We have talked generically about the corundum and examined the ruby and its characteristics in detail. Now let’s discover the magic of the sapphire.
The most valuable and rarest sapphires in the world are from Kashmir. Trace elements of iron and titanium give them a beautiful cornflower blue colour.
In ancient times, due to its appearance similar to a clear blue sky, the sapphire symbolised divine justice and hope.
In Christianity, sapphires were considered to facilitate prayer, and the most beautiful colours were compared to the blue cloak of the Virgin Mary.
During the Middle Ages, it was believed that a sapphire worn by an impure person would fade, so it was used as an engagement ring to test the fidelity of wives while their husbands were away fighting in wars and crusades.
Instead, Buddhist tradition thought the sapphire helped to achieve “non-attachment” from material things of worldly life.
The sapphire, along with the various shades of the corundum, is more prevalent than the ruby since the colouring elements that characterise it are much more present in nature than chromium, which is responsible for the ruby’s red colour. In fact, the purple comes from vanadium, the yellow and green contain trivalent iron, while the shades of orange are due to the presence of chromium, iron and vanadium. Pink is given by a slight presence of chromium.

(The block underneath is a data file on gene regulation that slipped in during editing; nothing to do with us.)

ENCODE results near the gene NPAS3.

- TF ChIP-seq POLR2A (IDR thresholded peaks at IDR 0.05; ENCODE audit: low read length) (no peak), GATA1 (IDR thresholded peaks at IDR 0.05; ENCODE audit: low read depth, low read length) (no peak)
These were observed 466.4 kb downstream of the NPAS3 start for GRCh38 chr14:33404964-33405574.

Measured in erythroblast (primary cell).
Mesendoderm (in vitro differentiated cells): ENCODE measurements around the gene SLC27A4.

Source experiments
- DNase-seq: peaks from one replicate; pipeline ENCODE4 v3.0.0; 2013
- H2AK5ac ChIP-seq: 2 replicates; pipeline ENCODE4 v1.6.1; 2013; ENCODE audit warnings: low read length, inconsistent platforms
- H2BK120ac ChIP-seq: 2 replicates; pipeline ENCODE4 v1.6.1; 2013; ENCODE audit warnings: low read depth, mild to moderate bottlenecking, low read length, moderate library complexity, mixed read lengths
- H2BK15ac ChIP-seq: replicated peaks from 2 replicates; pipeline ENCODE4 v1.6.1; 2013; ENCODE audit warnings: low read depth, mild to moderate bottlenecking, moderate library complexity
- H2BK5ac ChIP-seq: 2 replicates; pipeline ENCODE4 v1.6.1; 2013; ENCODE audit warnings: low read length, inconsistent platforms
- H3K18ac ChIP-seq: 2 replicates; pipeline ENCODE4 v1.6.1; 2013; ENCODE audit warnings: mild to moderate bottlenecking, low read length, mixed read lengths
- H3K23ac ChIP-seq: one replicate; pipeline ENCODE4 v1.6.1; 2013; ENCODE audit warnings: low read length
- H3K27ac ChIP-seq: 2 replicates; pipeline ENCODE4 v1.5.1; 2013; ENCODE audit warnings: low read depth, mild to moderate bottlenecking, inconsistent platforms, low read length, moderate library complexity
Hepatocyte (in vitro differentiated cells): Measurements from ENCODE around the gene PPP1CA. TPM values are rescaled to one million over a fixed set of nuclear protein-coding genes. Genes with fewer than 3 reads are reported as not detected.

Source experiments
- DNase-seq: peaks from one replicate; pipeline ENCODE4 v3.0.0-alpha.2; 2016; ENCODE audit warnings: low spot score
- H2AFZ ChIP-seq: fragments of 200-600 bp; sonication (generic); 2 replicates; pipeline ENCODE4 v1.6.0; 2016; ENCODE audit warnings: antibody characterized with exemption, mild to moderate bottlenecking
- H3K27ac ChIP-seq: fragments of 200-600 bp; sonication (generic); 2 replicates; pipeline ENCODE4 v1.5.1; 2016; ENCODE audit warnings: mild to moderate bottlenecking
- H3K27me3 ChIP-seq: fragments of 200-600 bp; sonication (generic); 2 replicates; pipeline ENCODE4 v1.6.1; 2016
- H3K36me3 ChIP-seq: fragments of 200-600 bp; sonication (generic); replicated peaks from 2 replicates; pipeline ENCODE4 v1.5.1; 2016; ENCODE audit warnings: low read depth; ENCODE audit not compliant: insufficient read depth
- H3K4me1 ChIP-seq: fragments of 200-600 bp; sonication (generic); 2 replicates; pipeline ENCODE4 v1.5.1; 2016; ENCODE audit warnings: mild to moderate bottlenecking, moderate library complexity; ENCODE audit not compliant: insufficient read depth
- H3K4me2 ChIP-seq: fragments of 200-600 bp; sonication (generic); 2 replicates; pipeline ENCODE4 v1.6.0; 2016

Among the coloured corundum, there is the Padparascia which is Senegalese for “lotus flower.” This corundum has a deep yellow-orange colour.
Like the ruby, internal inclusions sometimes create special effects on the surface of the gemstone. The most remarkable effect is given by small needle-like inclusions that create glittering or a six-point star that produces the star ruby and star sapphire.
The largest blue star sapphire is the 536-carat“Star of India” preserved at the American Museum of Natural History of New York.
Other famous sapphires are found in the British crown jewels: the St. Edwards and Stuart.
But perhaps the most famous sapphire is “The Panther” weighing 152.35 carats consisting of a panther in platinum with diamonds and sapphires created by Cartier in 1949. It once belonged to the Duchess of Windsor.